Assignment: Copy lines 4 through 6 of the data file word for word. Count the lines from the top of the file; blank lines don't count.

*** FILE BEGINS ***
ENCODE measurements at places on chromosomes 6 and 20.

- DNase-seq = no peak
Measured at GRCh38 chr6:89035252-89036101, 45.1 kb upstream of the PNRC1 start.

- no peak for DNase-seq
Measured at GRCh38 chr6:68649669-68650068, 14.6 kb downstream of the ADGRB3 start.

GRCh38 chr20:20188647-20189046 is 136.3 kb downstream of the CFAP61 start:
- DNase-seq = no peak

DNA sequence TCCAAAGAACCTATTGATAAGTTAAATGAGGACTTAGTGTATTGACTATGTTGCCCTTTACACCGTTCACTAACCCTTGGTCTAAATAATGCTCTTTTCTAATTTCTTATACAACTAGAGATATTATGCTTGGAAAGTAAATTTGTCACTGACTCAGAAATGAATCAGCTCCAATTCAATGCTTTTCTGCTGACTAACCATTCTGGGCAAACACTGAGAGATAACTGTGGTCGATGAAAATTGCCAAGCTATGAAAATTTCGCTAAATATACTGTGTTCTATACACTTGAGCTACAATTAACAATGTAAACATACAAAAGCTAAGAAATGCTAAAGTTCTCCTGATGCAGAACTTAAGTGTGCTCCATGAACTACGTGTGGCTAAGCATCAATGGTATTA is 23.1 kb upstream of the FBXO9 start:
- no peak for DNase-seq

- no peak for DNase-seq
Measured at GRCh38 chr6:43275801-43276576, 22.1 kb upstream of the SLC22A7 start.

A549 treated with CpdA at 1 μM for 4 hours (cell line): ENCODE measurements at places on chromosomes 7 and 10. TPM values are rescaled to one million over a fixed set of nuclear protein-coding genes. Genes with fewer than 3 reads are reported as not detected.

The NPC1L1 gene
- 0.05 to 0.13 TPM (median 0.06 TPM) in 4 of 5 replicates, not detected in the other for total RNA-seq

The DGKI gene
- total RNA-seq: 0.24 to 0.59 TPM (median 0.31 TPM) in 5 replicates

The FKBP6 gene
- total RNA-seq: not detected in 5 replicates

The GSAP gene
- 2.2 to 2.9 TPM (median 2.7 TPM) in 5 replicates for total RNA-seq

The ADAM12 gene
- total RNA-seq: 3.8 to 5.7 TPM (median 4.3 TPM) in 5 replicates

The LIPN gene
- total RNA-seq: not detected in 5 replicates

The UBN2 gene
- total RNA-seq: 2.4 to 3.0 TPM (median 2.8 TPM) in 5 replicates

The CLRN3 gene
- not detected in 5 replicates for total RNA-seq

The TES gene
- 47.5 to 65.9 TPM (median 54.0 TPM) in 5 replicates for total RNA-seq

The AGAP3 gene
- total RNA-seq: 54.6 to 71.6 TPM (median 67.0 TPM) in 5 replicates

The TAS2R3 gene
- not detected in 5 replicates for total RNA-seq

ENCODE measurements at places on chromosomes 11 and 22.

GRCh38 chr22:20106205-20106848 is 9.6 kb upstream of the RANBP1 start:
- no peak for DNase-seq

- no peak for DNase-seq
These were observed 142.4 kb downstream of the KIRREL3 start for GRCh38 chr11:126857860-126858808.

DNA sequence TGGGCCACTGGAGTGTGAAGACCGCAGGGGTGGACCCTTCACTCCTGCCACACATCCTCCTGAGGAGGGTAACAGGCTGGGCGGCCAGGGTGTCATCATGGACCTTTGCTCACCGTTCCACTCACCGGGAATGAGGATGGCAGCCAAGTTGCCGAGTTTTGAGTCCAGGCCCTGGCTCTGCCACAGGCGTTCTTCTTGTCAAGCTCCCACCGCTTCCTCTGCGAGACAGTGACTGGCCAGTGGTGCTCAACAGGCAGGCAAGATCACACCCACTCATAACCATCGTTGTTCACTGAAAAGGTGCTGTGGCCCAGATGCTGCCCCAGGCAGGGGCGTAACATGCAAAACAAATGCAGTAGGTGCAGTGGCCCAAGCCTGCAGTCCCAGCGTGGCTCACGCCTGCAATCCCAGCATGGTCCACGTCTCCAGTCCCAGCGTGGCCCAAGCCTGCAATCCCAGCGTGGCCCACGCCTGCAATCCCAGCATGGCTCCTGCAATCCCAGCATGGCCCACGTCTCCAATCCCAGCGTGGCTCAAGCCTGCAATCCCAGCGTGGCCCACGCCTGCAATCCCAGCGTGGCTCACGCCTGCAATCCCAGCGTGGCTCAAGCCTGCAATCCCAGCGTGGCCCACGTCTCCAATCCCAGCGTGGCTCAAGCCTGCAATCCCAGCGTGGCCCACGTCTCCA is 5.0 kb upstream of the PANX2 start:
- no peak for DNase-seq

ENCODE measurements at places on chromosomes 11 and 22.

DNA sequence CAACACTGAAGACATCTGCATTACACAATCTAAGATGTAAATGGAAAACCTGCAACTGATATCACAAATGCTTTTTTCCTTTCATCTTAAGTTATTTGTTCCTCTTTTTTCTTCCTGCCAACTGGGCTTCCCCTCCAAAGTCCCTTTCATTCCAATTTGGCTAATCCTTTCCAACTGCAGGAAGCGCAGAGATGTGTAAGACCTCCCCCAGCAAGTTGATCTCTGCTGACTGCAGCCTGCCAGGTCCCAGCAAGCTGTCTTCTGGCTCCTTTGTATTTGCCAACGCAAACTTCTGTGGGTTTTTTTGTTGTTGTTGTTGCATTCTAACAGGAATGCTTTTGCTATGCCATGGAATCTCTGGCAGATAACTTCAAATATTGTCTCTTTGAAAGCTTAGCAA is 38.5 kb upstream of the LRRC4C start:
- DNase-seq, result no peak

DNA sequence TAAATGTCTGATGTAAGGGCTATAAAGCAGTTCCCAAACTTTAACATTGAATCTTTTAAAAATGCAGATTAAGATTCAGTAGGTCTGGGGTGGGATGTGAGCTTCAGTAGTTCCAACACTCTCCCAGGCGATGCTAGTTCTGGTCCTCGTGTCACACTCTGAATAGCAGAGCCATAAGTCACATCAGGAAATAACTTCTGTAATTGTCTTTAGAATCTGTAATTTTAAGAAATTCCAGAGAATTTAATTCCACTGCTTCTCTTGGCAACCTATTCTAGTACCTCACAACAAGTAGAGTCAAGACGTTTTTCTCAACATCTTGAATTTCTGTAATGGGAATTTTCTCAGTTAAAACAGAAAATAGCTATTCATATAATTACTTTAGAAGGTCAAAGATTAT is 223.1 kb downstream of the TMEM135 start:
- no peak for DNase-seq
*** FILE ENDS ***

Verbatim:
- no peak for DNase-seq
Measured at GRCh38 chr6:68649669-68650068, 14.6 kb downstream of the ADGRB3 start.

GRCh38 chr20:20188647-20189046 is 136.3 kb downstream of the CFAP61 start: